‘Uneasy in the dark’ — the reasons for Shaw’s continuing holdout on a deal

Verizon released its latest details last week about a potential takeover of 21st Century Fox’s entertainment assets. Verizon offered a range of $30 billion to $35 billion, or $2.5 billion less than Comcast, which also reportedly bid for the content company.

As Reuters notes, this is likely a competitive bidders after a DOJ lawsuit blocked AT&T’s planned acquisition of Time Warner, which Verizon also owns, earlier this year. And, like AT&T, Comcast seems interested in the potential content business in general. This begs the question: If competition is on the rise, why is Shaw’s holdout on helping Sprint rival Rogers Telecom’s proposed takeover of Shaw Media expected to be a moot point at a meeting of the CRTC on Monday? That sale, to Rogers, is even shorter than a Comcast bid, and does not involve any of Bell’s current services. In fact, Rogers did not even bid on Fox, so the idea of competition for content is hardly one that has inspired the Ottawa’s review process. Shaw’s dispute with Rogers, as reported, dates back to 2009 — it was down to the wire that summer — when Shaw struck a deal to sell its broadcast assets to Rogers. That deal fell apart after Rogers and Shaw’s owners, Canwest Global Communications and Quebecor, failed to come to terms, and Rogers instead went after Shaw’s cable assets.

Both companies have been bemoaning CRTC’s focus on the sale, hoping instead to address how to better regulate Canadian mobile prices. Here, there is little consensus in the industry, with Rogers saying in its media release that its proposal to raise prices at Shaw’s Legeco line would not be enough to tackle rising tariffs and Shaw suggesting the CRTC should look at what governments do in other countries. Both statements seem unlikely to change the CRTC’s decision, however. As The Globe and Mail noted, the “CPC called on the federal government last week to offer new regulatory guidelines to lower the rates that the large national carriers charge for wholesale wireless services.” Last year, the CPC said it would look into a possible price cap on cellular pricing.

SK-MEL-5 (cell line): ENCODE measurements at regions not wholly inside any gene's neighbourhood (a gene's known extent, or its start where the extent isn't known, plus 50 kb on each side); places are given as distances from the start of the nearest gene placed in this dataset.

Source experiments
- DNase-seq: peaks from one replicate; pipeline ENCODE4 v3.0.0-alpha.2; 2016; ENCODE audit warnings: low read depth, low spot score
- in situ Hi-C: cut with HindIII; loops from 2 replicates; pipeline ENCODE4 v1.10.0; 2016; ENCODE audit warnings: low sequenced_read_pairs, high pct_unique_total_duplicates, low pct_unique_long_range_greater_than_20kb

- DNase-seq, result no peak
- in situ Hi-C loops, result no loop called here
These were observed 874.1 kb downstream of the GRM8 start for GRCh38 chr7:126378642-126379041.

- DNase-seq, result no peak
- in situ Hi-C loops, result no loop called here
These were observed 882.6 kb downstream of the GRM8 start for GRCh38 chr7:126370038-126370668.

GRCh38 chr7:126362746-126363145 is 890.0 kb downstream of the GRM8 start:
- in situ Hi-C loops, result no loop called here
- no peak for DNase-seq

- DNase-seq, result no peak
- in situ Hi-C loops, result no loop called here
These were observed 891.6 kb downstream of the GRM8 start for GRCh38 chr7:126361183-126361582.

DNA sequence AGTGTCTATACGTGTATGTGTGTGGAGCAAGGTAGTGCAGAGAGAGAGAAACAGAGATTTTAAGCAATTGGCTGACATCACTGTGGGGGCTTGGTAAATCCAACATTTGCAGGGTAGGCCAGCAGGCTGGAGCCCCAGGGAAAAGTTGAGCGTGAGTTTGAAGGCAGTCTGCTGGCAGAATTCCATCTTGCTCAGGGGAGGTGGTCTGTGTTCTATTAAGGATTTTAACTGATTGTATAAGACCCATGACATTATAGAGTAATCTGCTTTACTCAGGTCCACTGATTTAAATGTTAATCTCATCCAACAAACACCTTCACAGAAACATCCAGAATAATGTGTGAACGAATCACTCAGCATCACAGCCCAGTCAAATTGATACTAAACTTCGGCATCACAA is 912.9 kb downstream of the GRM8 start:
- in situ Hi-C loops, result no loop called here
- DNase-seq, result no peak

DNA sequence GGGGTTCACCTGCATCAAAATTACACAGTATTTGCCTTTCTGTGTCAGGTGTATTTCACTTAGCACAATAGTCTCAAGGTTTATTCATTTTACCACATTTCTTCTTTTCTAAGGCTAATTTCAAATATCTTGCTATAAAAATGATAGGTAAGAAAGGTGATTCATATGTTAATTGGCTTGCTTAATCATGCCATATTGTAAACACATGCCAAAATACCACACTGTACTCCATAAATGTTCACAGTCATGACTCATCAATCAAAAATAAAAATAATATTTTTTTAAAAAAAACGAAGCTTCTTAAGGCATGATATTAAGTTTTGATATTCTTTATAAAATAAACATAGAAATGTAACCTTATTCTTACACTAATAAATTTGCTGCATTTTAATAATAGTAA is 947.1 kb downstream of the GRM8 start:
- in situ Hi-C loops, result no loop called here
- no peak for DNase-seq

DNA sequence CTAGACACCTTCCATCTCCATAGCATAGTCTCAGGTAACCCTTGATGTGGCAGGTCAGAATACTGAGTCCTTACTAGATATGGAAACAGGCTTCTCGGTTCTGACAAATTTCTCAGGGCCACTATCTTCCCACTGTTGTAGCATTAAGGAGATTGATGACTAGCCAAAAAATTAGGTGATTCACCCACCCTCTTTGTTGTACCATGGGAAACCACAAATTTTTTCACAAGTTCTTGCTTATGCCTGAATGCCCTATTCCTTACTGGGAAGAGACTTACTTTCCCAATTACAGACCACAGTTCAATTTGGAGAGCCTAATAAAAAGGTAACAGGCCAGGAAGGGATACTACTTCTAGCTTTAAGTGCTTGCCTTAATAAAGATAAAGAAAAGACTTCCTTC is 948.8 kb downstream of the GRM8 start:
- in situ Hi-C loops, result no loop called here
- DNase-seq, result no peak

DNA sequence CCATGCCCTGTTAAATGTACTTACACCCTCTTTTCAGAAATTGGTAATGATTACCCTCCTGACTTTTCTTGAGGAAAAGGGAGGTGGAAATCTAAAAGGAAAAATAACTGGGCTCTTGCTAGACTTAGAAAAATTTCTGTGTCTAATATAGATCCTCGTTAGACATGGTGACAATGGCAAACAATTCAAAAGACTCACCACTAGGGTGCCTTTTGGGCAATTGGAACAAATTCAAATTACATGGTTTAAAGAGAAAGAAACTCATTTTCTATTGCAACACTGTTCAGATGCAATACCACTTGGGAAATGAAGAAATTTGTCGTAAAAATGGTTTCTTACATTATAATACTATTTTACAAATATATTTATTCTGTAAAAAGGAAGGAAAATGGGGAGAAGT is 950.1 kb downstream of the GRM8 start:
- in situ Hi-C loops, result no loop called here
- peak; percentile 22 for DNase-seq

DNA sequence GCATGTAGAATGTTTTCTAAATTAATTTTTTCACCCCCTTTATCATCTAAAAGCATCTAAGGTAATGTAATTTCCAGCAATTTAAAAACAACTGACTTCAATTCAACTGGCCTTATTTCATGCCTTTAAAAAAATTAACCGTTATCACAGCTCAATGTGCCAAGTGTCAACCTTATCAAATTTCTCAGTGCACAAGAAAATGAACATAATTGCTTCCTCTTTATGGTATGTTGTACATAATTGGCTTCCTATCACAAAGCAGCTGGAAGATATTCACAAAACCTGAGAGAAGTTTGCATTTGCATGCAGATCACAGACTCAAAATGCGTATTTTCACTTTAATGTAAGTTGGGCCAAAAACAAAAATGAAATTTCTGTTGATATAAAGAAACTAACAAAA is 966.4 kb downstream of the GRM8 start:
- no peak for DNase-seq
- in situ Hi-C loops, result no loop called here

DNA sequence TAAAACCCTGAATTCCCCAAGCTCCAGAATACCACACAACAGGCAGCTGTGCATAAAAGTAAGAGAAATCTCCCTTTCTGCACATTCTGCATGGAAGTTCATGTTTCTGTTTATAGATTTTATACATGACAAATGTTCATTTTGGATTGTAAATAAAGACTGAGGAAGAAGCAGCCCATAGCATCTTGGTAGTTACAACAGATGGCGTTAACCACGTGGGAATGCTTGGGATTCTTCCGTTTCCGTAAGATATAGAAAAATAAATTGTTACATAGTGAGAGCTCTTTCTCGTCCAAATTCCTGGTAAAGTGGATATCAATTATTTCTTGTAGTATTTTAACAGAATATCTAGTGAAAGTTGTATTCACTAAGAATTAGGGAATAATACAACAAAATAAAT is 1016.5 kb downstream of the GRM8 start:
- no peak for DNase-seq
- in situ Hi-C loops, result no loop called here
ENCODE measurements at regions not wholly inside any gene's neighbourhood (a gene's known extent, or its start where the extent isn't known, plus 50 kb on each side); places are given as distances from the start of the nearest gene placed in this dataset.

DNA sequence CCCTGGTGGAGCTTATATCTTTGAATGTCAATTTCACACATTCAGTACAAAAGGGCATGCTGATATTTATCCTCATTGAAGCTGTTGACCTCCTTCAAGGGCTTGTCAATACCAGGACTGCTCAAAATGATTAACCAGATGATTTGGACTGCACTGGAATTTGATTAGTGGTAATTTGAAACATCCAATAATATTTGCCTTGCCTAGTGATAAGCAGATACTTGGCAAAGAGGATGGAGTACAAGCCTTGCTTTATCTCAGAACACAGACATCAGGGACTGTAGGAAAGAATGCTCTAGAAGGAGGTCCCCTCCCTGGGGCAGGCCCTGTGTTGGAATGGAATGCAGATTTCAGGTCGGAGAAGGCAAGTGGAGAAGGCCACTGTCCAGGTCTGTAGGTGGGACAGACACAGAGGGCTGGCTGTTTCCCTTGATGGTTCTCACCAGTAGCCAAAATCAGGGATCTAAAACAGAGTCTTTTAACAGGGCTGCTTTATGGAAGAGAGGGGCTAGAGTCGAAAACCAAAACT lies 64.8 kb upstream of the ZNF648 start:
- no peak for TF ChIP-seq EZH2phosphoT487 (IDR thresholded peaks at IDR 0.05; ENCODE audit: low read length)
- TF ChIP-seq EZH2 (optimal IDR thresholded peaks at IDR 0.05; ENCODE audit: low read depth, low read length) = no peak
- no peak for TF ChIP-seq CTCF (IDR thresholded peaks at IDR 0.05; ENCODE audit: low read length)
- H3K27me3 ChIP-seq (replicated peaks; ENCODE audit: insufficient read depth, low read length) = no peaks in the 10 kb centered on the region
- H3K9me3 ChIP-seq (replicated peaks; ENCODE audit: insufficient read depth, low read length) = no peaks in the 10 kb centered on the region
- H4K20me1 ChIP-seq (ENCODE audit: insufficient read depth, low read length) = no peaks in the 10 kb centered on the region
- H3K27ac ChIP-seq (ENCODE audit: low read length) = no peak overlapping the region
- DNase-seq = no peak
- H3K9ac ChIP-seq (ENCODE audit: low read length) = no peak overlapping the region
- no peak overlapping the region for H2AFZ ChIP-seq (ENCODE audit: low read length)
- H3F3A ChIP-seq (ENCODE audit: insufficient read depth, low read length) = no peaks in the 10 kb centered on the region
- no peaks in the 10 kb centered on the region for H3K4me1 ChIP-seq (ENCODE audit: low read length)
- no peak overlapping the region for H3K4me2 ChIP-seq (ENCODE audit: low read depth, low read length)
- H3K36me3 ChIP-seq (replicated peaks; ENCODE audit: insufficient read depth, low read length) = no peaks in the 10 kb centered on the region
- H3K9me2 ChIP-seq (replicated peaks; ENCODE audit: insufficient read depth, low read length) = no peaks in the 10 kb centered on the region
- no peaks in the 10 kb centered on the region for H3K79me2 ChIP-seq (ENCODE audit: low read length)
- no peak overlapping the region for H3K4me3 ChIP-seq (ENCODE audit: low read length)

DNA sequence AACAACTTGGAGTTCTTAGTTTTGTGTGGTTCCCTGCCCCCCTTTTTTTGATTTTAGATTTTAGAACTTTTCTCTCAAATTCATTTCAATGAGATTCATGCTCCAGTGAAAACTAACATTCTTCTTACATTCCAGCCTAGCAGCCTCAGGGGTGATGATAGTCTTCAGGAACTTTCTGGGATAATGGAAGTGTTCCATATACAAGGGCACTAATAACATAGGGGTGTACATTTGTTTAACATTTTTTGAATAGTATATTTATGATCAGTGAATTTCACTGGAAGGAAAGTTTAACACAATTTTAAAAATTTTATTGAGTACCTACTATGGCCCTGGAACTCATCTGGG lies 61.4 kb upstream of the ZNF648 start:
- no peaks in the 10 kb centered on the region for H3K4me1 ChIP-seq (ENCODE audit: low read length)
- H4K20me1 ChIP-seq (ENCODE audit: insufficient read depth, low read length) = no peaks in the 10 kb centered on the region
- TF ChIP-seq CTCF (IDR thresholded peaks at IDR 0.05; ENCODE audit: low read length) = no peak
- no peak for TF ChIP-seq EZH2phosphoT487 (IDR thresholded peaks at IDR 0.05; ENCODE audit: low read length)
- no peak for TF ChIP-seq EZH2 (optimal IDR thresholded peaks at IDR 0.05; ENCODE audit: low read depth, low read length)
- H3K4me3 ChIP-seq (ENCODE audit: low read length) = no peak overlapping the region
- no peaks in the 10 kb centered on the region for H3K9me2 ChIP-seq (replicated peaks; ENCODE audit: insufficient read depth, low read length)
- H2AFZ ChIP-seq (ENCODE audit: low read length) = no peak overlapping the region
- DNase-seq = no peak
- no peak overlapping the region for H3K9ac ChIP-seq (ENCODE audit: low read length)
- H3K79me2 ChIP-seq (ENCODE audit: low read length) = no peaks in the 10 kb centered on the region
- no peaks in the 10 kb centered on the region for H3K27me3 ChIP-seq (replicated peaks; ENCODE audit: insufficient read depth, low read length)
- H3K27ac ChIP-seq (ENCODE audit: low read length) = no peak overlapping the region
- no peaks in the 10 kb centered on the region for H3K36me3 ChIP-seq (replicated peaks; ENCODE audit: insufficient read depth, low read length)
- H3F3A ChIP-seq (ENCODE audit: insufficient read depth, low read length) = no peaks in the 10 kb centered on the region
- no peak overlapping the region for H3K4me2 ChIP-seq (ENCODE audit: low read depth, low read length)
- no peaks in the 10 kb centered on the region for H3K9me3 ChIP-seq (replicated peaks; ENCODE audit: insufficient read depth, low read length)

It is possible Shaw’s delay in paying off AT&T’s price won’t affect the government’s focus on pricing and competition in the market — especially considering that Shaw has never filed any opposition to the sale of the company’s mobile spectrum — and that the CRTC does not think otherwise. But to make a decision on that decision the government will need an explanation of how its wireless policy differs from that of AT&T’s, and how Shaw’s presence at the hearing could affect their review of a proposed wireless deal, and how likely it is that Canadian consumers are going to receive lower rates than they would have otherwise been.

Read the full story at the Globe and Mail.

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